Traveler's Notes: The Longest Way Down

by M. L. Conymous (2007)(published in V/FT in 2015)

Everyone wants to do it again.

That's what the pros tell everyone that comes. Whether vec, biont or anything with a physical form, they always tell you the same thing. The reason that the activity I am about to try even exists is because of a transapient businessmind with a horrendous amount of money and a dream. A wild, crazy dream.

The 'sport' itself is called Vertical Shot, and it consists of free-falling down from stationary orbit along the space elevator at 51 Pegasi II. And I, crazy as I might seem, am about to try it.

Our spacecraft docked at the station, with the less insane passengers politely declining the offer, but with me and a few friends gladly taking it up. The other virtuals we took with us, with a collection of Siris Pearl modules that we bought from Djed. My temporary body floated through the airlock and into the capsule. The payment had been sent previously, and there was no need for protective gear. We chose the atmosphere we wanted inside our pods. The vecs were happy in hard vacuum, and some of my biont friends chose pure oxygen just for fun. I took the simple option and chose terra-standard oxygen-nitrogen. The pod was a five-metre long ellipsoid, with strengthened diamondoid windows, and a decel chair with morphing nanoplastics that moved to fit you. There were no controls, which was odd, because I have become conditioned to space pods having large amounts of controls by which one pilots them with the help of an AI. I strapped myself into the chair and enjoyed the view.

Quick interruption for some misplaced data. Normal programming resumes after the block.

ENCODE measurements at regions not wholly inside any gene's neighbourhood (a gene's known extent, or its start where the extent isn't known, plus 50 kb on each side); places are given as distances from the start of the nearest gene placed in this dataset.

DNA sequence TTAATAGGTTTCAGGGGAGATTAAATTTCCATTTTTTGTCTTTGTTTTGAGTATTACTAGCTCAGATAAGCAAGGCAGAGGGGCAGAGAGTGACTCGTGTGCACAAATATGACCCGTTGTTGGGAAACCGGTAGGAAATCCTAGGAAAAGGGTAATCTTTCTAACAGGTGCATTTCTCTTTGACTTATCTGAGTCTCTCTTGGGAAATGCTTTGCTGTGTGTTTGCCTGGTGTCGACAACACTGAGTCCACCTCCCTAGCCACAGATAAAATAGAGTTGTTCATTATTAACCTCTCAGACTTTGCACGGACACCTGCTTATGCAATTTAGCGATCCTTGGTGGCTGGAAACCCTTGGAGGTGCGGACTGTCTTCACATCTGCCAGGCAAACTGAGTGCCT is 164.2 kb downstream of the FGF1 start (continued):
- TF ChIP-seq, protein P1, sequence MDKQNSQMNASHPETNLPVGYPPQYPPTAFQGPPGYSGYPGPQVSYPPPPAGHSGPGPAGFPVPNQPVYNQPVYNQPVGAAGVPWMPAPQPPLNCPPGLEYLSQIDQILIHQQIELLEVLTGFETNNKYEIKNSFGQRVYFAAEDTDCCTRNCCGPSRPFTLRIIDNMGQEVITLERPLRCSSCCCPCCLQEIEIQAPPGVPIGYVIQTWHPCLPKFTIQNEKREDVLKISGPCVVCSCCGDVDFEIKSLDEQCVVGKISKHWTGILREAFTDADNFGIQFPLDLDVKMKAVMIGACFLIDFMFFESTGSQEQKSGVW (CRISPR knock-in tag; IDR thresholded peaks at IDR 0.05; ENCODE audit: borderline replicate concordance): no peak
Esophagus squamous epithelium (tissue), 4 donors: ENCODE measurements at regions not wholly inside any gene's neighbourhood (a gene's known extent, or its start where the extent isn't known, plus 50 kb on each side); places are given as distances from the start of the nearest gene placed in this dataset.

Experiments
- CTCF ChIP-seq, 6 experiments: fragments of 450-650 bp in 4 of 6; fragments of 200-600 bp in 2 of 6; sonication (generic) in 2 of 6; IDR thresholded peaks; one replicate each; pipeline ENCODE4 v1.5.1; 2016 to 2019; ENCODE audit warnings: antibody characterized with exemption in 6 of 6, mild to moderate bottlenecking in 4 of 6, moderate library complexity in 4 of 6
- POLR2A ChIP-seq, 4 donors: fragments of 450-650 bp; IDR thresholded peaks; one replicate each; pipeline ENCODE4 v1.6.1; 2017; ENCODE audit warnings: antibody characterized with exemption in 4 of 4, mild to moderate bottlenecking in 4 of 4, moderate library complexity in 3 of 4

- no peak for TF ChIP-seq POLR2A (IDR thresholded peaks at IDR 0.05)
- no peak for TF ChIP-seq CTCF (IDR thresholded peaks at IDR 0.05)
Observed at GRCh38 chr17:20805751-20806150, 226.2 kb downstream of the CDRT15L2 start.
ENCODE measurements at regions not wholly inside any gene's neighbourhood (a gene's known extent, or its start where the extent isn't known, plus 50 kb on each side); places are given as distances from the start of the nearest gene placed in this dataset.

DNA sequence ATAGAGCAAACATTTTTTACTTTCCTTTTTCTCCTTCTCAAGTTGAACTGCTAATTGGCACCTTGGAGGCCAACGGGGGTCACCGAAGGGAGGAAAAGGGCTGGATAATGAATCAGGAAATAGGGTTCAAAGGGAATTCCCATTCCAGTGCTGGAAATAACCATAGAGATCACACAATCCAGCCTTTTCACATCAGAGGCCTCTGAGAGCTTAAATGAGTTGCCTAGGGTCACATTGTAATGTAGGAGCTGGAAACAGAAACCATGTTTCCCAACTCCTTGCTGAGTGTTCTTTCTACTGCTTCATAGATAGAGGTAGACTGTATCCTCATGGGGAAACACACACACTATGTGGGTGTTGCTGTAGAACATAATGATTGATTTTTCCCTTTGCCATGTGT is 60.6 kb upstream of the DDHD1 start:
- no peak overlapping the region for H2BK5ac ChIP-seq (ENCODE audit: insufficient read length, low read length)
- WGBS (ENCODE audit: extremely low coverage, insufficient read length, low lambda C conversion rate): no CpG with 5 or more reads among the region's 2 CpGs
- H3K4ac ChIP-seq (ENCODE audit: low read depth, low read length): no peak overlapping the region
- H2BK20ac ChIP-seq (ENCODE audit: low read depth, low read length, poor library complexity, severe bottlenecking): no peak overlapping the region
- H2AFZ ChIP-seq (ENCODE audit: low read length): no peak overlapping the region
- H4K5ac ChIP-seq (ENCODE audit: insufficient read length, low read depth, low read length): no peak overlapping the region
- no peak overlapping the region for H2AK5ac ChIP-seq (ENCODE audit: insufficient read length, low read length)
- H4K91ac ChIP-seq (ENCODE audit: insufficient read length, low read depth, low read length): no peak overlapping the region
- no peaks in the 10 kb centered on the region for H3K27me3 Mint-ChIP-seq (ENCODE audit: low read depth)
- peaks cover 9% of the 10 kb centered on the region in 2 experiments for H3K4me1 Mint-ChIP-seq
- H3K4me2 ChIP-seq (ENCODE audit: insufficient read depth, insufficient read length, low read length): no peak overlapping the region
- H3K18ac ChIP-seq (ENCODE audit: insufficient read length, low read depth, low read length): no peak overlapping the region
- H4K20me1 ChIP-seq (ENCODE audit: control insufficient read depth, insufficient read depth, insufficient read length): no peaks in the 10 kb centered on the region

I was the first to go. Each pod was released in one-hour intervals, so it was lucky there were only five of us. The first thing I heard was a soft, muffled 'clunk' as the safety systems disengaged, and then a whirring sound as the station's electomagnetic accelerator sent me up to 100 mps, enough to escape the potential plateu of stationary orbit. And then —free fall. Zero gravity achieved without being in orbit. As I slowly sped up, I called up a holodisplay that showed my postion and speed. I was accelerating towards the planet very slowly, but that would change. Looking straight downwards through the bottom window, I could just see the glinting strand of carbon that continued down for 36,000 kilometres.

I was going faster now. Much faster. About halfway down, I was heading towards a small island in the Karmani Sea at two kilometres a second, which is so fast and so close to the planet that you can actually see the horizon moving upwards. Sure, I had been much faster in the spacecraft, with its conversion drive that had been ramped up to half c. But falling down the elevator gives you a sense of just how big and small a planet is. From up here, I could pick out continents, clouds and even the terminator line, slowly moving across the surface. The end of the elevator was still in night, but it would be morning by the time I landed.

Now I was past polar orbit, a thousand ks up. I was rushing down the elevator at ten kilometres per second, the planet growing in front of me before my eyes. It would only be a minute until I hit the top of the atmosphere.

And then — WHACK.

The pod thundered into the top of the atmosphere, heating itself to over 800K. The deceleration was tremendous, like a wave through my nano-reinforced spine. If I hadn't been in the decel chair, I probably would have broken something. The pod's buckymesh surface was glowing yellow-hot as the very air around me shocked into nitric oxide. For the first time in an hour, the figure denoting the pod's velocity was decreasing. A minute of stomach-wrenching deceleration later, and-it stopped. It was replaced with the standard gravitational attraction on the surface of a world.

Now traveling at a mere fifty metres per second, slowed by small arcjet retro rockets(how's that for an anachronism!) I punched through clouds over the island. It was morning, and the sun had just poked above the horizon. A few minutes later, I heard a soft 'clunk'. My pod had landed on the buckycrete pad. I stepped out into the beautiful sunrise. Now I can empathize with the pros.

Everyone wants to do it again.

Back to Stories by Author